Nipsey Hussle’s killer was sentenced to 60 years to life in prison on Wednesday by a Los Angeles judge.
The man convicted of killing rapper Nipsey Hussle was sentenced to 60 years to life in prison in Los Angeles on Wednesday. Superior Court Judge H. Clay Jacke II sentenced Eric R. Holder Jr., the 33-year-old found guilty of first-degree murder in the shooting of Nipsey Hussle (whose real name was Airmiess Joseph Asghedom) outside The Marathon, the Los Angeles clothing store the rapper had founded.
Holder was not eligible for the death penalty. The sentencing had been delayed several times to enable defense attorney Aaron Jansen to argue for reducing the conviction to manslaughter or second-degree murder, which Judge Jacke rejected in December.
“Nipsey was my friend; he was like a son, he was like a dad,” said Herman “Cowboy” Douglas, a close friend of Hussle’s who was standing with him when he was killed and testified during the trial. “Our community right now, we lost everything we worked for. One man’s mistake, one man’s action, messed up a whole community.”
“I don’t care what you give this guy,” Douglas continued to the judge. “It ain’t about the time. I just want to know why. The world wants to know why — why someone would do that.”
Last summer, jurors also convicted Holder of two counts of attempted voluntary manslaughter and two counts of assault with a firearm, resulting from gunfire that hit two other men at the scene of the crime, both of whom survived. In July, the jury went only an hour into their second day of deliberation before announcing they had reached a verdict.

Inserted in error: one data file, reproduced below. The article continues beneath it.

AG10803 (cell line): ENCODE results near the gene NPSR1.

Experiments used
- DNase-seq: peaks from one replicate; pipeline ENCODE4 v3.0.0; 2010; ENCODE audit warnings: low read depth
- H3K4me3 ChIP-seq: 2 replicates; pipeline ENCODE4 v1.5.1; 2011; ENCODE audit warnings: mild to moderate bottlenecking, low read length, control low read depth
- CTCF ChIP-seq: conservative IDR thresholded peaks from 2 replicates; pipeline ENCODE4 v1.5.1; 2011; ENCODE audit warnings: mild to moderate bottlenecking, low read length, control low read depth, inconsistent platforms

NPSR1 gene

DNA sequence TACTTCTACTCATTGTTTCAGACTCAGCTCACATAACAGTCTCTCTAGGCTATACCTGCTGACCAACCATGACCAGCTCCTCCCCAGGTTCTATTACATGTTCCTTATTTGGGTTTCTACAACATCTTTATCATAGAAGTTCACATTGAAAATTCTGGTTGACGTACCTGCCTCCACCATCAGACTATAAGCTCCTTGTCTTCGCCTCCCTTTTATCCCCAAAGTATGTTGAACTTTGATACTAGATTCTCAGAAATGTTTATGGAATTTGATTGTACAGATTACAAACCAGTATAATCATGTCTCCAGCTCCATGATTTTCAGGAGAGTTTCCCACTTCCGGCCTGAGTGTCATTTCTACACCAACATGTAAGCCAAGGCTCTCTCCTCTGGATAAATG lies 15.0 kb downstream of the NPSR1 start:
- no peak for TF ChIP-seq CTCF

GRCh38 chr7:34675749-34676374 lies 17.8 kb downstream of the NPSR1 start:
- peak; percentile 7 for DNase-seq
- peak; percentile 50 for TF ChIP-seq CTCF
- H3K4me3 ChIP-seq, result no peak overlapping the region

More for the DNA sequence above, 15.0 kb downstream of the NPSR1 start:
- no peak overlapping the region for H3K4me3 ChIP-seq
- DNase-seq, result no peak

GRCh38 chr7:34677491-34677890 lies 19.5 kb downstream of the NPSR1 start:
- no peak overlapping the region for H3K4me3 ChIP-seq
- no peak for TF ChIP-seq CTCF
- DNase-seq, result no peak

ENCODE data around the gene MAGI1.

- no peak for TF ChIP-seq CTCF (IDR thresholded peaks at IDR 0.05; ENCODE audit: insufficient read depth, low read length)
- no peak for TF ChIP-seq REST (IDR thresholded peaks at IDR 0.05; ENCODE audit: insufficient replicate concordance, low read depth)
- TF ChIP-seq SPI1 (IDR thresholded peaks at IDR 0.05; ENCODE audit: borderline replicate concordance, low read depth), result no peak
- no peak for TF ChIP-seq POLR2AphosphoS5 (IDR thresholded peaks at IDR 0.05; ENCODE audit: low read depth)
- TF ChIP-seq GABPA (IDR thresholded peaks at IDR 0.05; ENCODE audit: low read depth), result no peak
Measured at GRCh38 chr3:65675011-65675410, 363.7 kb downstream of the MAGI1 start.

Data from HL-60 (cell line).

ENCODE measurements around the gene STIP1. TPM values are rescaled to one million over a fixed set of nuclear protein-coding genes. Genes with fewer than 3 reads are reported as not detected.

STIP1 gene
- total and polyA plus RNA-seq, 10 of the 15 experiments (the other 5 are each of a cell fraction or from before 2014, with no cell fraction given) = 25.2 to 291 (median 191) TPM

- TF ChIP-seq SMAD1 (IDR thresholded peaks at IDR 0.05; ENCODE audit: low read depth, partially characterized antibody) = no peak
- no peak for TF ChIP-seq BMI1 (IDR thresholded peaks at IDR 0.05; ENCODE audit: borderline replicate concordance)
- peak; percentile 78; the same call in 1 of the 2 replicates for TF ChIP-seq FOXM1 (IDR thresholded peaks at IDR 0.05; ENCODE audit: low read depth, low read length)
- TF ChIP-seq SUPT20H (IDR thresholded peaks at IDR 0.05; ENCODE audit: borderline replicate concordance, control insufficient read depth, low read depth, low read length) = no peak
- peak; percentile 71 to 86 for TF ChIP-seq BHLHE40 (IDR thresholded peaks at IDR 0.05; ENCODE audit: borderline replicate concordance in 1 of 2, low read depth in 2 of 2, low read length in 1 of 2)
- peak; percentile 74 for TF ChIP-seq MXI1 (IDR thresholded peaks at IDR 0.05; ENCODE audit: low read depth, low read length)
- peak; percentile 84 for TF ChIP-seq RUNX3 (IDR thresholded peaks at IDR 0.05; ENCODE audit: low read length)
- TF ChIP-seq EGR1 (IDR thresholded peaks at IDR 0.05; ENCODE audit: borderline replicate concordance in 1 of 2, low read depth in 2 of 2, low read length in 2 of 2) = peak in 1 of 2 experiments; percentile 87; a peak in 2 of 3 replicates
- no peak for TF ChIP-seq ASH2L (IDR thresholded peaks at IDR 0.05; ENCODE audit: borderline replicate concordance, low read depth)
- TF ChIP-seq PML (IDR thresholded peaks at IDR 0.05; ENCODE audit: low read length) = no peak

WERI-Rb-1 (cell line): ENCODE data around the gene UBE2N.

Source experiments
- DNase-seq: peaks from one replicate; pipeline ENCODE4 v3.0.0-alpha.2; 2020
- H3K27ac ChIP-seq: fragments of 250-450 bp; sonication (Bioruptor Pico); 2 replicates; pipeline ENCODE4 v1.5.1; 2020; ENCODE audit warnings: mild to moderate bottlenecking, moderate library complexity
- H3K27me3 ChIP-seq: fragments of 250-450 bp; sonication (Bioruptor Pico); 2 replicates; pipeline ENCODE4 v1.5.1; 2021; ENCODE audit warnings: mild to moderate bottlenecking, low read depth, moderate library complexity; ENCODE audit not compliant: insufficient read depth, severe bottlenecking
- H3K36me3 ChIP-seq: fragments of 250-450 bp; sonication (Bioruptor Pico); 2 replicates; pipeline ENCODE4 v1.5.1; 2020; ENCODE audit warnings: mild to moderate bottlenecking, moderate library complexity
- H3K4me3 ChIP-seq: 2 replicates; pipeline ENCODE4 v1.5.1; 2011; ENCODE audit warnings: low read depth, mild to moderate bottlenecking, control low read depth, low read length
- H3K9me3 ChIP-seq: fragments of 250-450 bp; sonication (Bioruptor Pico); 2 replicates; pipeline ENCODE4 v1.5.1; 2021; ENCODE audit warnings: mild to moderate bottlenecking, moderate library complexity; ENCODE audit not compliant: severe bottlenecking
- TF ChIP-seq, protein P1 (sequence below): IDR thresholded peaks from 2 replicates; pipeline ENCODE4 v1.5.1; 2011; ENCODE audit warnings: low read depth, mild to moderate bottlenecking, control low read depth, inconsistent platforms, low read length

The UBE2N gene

Jansen, Holder’s attorney, argued for his client to face a lesser charge hinging on the contention that Hussle, who was a member of the Rollin 60s gang — the same gang as his killer — had made remarks to Holder implying that he was a snitch and that his life was in danger. Jansen maintained in his argument that Holder was so shaken by the accusation that he was not in his right mind when he returned and shot Hussle and the two other men.
“This was not just a pleasant conversation between homies who are chopping it up,” Jansen said in his closing argument. “This was a serious accusation. Mr. Holder Jr. took it serious, as it was. He knows the consequences of being called a snitch in this manner.”
Holder was attacked in prison last year by other inmates who reportedly punched him and injured him with a razor while in a holding cell.